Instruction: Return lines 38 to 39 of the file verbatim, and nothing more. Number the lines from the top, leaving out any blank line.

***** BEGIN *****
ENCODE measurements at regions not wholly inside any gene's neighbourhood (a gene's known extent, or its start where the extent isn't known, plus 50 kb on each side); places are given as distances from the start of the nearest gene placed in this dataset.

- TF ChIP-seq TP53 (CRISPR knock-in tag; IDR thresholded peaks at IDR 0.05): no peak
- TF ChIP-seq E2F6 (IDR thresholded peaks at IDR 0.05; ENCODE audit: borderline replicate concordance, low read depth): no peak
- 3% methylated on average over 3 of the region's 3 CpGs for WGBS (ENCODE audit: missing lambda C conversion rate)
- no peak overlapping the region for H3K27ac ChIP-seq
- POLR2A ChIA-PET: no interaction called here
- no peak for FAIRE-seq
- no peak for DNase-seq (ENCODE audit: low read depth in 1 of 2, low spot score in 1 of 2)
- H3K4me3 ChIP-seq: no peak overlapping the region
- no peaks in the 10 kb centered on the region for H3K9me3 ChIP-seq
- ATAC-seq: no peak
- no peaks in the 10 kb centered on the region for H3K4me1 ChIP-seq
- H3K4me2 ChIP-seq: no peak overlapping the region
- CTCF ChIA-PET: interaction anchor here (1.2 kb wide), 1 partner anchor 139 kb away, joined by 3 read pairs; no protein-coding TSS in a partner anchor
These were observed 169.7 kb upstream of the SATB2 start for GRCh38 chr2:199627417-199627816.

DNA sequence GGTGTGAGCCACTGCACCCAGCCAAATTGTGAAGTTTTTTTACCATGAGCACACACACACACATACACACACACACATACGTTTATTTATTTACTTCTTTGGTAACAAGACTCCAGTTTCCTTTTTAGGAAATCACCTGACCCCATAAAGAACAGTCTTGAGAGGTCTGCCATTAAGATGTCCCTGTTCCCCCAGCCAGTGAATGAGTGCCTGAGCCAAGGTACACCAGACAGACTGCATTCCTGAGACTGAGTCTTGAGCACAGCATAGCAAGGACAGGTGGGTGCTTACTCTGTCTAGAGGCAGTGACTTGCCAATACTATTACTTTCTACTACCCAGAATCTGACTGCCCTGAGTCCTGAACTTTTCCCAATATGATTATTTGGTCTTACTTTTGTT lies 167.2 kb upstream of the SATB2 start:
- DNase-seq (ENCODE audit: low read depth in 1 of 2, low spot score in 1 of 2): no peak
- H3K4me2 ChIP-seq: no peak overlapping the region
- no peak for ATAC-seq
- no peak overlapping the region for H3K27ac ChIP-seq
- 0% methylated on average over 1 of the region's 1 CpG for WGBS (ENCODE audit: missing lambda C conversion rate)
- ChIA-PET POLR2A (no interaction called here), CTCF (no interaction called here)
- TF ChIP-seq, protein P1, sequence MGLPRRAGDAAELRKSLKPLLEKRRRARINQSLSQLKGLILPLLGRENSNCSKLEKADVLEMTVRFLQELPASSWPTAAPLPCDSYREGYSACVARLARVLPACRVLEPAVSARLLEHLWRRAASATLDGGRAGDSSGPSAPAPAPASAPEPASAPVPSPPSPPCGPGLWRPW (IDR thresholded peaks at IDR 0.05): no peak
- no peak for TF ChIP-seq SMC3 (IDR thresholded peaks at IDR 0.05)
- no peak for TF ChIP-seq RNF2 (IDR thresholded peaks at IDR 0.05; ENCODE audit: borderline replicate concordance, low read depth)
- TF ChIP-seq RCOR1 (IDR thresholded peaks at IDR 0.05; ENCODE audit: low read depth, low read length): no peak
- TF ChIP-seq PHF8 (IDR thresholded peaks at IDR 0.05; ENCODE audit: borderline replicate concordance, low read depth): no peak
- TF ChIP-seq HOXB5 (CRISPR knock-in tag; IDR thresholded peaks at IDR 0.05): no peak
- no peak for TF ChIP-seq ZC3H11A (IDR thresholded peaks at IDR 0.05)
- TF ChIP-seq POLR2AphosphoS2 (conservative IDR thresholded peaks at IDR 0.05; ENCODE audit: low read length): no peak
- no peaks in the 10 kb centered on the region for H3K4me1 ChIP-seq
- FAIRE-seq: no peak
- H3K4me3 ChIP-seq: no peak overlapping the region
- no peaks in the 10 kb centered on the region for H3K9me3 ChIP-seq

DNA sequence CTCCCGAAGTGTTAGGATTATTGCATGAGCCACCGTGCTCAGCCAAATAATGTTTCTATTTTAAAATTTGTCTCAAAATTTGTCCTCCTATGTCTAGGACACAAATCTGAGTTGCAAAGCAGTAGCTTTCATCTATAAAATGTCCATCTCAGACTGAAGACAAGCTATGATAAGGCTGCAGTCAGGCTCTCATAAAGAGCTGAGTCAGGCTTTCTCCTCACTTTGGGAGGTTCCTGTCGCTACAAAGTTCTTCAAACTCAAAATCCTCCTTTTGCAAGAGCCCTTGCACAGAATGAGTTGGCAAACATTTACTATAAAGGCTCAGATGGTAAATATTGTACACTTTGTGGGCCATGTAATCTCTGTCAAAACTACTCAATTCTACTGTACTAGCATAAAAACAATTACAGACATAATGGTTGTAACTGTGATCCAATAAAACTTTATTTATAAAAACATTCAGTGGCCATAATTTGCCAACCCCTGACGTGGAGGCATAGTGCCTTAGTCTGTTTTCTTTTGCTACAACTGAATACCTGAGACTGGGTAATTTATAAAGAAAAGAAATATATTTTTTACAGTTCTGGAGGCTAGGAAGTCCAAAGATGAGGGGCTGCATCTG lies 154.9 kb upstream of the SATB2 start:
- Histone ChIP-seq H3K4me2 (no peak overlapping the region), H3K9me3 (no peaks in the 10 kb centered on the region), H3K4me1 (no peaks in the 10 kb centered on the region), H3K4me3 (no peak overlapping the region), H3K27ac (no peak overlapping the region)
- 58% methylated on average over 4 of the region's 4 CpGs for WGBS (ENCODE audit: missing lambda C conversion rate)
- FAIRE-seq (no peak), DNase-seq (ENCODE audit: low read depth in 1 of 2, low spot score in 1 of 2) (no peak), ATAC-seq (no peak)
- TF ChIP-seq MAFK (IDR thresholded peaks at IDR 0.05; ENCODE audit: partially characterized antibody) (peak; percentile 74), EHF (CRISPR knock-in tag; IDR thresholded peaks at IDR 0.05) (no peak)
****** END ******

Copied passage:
- FAIRE-seq (no peak), DNase-seq (ENCODE audit: low read depth in 1 of 2, low spot score in 1 of 2) (no peak), ATAC-seq (no peak)
- TF ChIP-seq MAFK (IDR thresholded peaks at IDR 0.05; ENCODE audit: partially characterized antibody) (peak; percentile 74), EHF (CRISPR knock-in tag; IDR thresholded peaks at IDR 0.05) (no peak)